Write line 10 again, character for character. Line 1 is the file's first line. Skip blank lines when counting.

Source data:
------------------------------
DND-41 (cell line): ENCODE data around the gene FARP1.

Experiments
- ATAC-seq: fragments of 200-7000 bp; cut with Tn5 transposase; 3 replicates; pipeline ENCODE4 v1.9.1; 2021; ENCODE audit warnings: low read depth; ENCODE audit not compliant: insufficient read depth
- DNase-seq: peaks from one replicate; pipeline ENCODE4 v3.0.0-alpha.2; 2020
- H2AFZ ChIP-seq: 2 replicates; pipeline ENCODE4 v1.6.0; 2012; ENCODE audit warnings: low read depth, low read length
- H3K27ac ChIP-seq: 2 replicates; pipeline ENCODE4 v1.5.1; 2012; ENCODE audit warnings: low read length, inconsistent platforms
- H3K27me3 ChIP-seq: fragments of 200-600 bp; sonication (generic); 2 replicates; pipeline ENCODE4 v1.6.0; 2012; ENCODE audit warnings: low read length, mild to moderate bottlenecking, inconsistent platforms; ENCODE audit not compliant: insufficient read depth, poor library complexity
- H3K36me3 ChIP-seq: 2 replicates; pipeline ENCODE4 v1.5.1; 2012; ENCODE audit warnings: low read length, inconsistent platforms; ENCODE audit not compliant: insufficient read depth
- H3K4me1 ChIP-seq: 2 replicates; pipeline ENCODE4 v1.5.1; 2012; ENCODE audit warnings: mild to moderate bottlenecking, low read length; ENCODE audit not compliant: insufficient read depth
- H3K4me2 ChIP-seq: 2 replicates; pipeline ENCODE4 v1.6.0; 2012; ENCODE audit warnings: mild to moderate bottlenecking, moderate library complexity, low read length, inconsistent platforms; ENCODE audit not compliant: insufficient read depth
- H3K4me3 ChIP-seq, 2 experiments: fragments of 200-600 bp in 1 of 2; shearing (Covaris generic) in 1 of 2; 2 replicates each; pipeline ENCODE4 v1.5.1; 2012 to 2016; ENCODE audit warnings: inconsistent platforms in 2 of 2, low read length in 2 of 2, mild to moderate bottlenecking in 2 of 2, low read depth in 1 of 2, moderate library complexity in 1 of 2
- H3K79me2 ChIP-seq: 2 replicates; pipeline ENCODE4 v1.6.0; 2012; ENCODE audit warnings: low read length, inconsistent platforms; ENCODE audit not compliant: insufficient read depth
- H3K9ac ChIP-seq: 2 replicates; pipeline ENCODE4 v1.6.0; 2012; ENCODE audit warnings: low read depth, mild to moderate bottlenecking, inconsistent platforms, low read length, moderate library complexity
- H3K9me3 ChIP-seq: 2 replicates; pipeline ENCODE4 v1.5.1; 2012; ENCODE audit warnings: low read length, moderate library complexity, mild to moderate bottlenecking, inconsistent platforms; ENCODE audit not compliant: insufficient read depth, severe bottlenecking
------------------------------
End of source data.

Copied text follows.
- H3K4me2 ChIP-seq: 2 replicates; pipeline ENCODE4 v1.6.0; 2012; ENCODE audit warnings: mild to moderate bottlenecking, moderate library complexity, low read length, inconsistent platforms; ENCODE audit not compliant: insufficient read depth